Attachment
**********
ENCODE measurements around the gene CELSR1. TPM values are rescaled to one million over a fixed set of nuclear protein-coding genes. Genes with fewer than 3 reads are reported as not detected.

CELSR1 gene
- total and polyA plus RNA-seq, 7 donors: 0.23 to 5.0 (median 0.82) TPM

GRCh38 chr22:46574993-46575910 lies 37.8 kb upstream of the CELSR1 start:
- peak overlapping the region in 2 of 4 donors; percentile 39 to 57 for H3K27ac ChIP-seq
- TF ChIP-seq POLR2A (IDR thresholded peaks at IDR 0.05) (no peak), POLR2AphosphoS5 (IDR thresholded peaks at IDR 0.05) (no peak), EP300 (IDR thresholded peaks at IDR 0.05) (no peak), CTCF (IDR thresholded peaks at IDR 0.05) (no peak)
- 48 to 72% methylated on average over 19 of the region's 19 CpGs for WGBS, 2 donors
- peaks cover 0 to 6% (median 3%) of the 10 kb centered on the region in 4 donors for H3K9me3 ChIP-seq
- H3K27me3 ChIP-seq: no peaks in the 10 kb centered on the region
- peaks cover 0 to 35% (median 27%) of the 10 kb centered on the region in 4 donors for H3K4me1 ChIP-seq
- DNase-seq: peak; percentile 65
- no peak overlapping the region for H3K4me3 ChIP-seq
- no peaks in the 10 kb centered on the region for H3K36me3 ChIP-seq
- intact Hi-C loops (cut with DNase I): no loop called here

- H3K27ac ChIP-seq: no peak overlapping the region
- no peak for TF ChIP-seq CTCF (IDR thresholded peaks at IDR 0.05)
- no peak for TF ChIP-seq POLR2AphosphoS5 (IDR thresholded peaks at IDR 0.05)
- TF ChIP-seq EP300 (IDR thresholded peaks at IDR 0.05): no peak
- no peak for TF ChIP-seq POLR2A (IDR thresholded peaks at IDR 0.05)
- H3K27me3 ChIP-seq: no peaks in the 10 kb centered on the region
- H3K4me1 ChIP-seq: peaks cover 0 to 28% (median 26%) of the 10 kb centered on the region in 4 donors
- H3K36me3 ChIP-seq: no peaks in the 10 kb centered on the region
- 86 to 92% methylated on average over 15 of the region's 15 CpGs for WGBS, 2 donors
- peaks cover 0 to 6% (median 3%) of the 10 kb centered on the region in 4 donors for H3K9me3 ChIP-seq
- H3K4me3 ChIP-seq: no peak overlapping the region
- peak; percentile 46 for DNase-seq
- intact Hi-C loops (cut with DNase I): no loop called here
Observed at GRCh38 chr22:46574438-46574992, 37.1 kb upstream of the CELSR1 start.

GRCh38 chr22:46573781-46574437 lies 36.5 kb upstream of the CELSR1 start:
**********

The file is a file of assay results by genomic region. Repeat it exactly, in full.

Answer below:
ENCODE measurements around the gene CELSR1. TPM values are rescaled to one million over a fixed set of nuclear protein-coding genes. Genes with fewer than 3 reads are reported as not detected.

CELSR1 gene
- total and polyA plus RNA-seq, 7 donors: 0.23 to 5.0 (median 0.82) TPM

GRCh38 chr22:46574993-46575910 lies 37.8 kb upstream of the CELSR1 start:
- peak overlapping the region in 2 of 4 donors; percentile 39 to 57 for H3K27ac ChIP-seq
- TF ChIP-seq POLR2A (IDR thresholded peaks at IDR 0.05) (no peak), POLR2AphosphoS5 (IDR thresholded peaks at IDR 0.05) (no peak), EP300 (IDR thresholded peaks at IDR 0.05) (no peak), CTCF (IDR thresholded peaks at IDR 0.05) (no peak)
- 48 to 72% methylated on average over 19 of the region's 19 CpGs for WGBS, 2 donors
- peaks cover 0 to 6% (median 3%) of the 10 kb centered on the region in 4 donors for H3K9me3 ChIP-seq
- H3K27me3 ChIP-seq: no peaks in the 10 kb centered on the region
- peaks cover 0 to 35% (median 27%) of the 10 kb centered on the region in 4 donors for H3K4me1 ChIP-seq
- DNase-seq: peak; percentile 65
- no peak overlapping the region for H3K4me3 ChIP-seq
- no peaks in the 10 kb centered on the region for H3K36me3 ChIP-seq
- intact Hi-C loops (cut with DNase I): no loop called here

- H3K27ac ChIP-seq: no peak overlapping the region
- no peak for TF ChIP-seq CTCF (IDR thresholded peaks at IDR 0.05)
- no peak for TF ChIP-seq POLR2AphosphoS5 (IDR thresholded peaks at IDR 0.05)
- TF ChIP-seq EP300 (IDR thresholded peaks at IDR 0.05): no peak
- no peak for TF ChIP-seq POLR2A (IDR thresholded peaks at IDR 0.05)
- H3K27me3 ChIP-seq: no peaks in the 10 kb centered on the region
- H3K4me1 ChIP-seq: peaks cover 0 to 28% (median 26%) of the 10 kb centered on the region in 4 donors
- H3K36me3 ChIP-seq: no peaks in the 10 kb centered on the region
- 86 to 92% methylated on average over 15 of the region's 15 CpGs for WGBS, 2 donors
- peaks cover 0 to 6% (median 3%) of the 10 kb centered on the region in 4 donors for H3K9me3 ChIP-seq
- H3K4me3 ChIP-seq: no peak overlapping the region
- peak; percentile 46 for DNase-seq
- intact Hi-C loops (cut with DNase I): no loop called here
Observed at GRCh38 chr22:46574438-46574992, 37.1 kb upstream of the CELSR1 start.

GRCh38 chr22:46573781-46574437 lies 36.5 kb upstream of the CELSR1 start: